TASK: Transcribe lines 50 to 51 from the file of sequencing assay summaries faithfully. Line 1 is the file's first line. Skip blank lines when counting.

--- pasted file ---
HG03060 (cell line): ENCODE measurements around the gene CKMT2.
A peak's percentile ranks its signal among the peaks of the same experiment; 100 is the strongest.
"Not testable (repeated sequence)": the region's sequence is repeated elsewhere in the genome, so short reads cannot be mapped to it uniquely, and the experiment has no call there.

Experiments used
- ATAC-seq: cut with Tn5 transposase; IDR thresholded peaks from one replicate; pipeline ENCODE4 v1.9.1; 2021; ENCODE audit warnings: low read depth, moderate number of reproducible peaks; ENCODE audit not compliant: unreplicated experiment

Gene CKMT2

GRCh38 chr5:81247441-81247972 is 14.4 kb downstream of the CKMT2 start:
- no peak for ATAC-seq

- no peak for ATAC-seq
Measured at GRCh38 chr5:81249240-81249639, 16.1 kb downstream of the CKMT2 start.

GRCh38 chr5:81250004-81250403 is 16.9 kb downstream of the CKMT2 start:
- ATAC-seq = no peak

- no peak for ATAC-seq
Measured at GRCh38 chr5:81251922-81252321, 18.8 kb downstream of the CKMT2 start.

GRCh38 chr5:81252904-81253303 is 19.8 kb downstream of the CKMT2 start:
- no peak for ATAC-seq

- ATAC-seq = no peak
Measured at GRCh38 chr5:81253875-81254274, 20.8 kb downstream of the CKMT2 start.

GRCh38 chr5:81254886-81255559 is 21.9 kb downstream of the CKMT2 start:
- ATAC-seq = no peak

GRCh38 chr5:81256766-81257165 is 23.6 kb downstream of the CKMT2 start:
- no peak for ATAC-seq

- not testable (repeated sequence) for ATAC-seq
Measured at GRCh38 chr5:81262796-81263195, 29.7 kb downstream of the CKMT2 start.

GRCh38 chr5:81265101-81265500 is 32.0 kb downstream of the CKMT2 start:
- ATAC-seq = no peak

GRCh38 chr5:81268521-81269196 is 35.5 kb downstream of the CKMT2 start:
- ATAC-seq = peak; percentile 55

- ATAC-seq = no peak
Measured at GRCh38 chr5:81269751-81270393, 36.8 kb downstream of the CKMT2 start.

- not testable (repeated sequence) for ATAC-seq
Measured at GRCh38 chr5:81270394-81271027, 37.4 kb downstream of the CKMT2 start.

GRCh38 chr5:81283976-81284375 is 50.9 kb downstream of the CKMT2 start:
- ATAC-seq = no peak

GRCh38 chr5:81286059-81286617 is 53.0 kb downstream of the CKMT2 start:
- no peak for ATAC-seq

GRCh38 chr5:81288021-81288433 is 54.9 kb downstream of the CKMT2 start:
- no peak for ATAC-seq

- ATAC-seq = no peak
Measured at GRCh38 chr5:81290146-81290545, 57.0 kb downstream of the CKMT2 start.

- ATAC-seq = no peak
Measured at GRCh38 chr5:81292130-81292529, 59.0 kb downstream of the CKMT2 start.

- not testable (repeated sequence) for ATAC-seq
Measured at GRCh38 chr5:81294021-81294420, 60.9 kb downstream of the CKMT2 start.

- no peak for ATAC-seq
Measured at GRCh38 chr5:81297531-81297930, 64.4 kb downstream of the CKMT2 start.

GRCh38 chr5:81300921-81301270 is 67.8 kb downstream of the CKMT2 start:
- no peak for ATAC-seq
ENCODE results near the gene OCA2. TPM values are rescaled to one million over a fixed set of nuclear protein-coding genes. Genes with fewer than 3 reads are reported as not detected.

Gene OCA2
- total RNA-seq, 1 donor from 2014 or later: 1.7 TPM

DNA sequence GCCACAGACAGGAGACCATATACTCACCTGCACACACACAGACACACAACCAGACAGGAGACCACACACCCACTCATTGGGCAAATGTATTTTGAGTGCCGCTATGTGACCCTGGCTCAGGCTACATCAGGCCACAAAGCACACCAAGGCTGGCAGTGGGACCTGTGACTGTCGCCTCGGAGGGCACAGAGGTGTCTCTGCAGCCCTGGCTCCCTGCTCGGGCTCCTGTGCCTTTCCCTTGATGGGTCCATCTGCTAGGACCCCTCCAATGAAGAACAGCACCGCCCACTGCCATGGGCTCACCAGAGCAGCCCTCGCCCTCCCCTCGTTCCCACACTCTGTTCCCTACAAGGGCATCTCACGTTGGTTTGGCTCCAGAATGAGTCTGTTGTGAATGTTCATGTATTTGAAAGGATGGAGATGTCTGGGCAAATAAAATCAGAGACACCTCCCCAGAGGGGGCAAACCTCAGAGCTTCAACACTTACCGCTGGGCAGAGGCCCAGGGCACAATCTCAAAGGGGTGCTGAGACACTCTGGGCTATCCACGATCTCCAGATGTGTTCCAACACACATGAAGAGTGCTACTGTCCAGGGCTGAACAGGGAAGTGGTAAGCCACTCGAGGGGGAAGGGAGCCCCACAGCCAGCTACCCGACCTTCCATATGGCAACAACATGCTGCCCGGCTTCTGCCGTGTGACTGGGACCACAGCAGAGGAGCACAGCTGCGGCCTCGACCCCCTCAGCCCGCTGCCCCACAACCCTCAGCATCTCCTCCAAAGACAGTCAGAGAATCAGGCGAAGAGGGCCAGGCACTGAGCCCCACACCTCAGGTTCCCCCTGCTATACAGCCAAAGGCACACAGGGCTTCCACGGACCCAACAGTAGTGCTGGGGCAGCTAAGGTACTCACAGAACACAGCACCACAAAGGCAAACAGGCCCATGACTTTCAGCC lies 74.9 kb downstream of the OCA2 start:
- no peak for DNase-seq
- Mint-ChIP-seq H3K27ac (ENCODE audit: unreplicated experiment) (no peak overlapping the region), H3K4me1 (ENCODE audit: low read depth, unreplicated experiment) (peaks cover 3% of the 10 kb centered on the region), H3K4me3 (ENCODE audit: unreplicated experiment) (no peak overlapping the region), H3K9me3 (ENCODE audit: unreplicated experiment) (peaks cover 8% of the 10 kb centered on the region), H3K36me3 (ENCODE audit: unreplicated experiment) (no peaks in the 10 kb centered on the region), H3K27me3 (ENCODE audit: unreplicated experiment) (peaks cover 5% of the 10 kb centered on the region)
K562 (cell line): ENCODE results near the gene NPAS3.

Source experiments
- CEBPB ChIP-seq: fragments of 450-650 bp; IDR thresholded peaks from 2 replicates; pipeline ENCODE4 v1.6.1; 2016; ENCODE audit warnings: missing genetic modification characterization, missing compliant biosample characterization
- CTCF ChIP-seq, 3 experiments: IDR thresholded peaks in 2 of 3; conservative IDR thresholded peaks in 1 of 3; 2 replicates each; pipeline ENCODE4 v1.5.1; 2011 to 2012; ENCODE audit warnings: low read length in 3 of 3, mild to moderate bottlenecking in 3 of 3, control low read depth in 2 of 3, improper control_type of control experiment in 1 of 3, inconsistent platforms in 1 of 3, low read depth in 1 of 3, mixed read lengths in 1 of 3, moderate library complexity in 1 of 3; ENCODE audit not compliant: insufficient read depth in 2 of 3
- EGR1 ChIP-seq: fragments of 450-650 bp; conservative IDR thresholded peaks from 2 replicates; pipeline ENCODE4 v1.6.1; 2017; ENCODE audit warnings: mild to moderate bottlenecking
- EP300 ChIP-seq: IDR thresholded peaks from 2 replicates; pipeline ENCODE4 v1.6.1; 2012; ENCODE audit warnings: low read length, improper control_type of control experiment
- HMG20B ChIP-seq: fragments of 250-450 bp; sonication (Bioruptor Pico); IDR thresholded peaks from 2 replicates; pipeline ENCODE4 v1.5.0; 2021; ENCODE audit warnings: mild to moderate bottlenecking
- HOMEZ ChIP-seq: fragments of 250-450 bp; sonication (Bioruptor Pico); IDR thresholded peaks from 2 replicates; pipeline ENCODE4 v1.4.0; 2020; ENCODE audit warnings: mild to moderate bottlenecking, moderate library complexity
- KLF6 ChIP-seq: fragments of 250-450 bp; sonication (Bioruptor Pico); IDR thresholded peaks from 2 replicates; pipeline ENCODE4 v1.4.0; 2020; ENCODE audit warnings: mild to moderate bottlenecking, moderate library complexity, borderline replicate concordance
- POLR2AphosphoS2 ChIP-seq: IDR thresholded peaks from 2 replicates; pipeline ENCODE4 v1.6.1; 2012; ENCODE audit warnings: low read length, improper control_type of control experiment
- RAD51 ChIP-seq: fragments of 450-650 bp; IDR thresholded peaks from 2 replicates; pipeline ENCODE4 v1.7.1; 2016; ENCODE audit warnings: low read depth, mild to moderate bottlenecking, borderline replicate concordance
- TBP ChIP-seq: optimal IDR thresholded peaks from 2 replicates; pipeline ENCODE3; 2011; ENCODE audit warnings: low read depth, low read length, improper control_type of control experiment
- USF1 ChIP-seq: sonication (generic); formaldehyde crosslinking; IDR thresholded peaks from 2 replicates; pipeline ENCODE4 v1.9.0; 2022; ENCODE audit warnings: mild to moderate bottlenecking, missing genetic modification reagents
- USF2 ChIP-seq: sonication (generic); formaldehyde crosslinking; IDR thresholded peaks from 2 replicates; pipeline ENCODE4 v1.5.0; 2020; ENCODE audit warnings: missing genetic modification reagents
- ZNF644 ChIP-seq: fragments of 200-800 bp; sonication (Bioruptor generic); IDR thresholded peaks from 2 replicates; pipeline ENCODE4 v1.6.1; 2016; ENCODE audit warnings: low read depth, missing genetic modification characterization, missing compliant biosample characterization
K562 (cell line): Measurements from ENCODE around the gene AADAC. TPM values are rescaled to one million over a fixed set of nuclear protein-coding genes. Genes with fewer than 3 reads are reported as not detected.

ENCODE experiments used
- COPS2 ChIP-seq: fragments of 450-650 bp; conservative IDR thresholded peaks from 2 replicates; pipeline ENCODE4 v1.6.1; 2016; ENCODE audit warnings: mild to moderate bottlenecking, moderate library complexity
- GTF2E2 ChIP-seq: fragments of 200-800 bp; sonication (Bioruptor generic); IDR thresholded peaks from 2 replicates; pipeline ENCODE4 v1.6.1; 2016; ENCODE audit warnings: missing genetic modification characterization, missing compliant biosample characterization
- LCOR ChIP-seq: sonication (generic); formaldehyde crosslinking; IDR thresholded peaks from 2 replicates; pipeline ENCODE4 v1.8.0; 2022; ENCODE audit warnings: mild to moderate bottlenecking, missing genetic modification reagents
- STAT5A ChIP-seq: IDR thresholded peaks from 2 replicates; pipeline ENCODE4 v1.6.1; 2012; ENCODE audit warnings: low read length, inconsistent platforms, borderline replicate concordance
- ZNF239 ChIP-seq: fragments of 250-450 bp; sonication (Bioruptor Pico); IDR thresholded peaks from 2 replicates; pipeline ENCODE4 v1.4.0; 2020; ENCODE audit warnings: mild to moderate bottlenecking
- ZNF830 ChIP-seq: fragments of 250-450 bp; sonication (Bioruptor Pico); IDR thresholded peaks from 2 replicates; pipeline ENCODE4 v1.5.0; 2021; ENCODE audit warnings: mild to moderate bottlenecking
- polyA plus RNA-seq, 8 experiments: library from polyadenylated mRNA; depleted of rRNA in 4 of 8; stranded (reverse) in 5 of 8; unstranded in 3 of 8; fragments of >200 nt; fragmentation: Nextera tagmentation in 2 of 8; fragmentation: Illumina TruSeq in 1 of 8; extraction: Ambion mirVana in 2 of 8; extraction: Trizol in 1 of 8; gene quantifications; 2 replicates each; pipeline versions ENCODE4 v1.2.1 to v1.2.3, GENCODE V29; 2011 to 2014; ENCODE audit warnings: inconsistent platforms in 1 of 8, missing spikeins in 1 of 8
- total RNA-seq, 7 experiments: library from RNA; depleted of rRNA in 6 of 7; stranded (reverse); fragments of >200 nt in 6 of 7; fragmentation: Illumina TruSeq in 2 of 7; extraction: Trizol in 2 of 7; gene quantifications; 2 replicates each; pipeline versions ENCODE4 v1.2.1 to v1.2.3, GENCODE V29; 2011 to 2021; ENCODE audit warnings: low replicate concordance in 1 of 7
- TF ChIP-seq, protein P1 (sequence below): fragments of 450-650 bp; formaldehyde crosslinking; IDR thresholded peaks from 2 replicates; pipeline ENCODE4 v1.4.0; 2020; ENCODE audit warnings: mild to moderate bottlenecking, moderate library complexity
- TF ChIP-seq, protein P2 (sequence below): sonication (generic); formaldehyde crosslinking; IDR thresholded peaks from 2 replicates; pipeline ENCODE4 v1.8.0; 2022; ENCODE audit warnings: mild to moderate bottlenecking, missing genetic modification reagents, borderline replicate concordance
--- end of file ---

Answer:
Gene OCA2
- total RNA-seq, 1 donor from 2014 or later: 1.7 TPM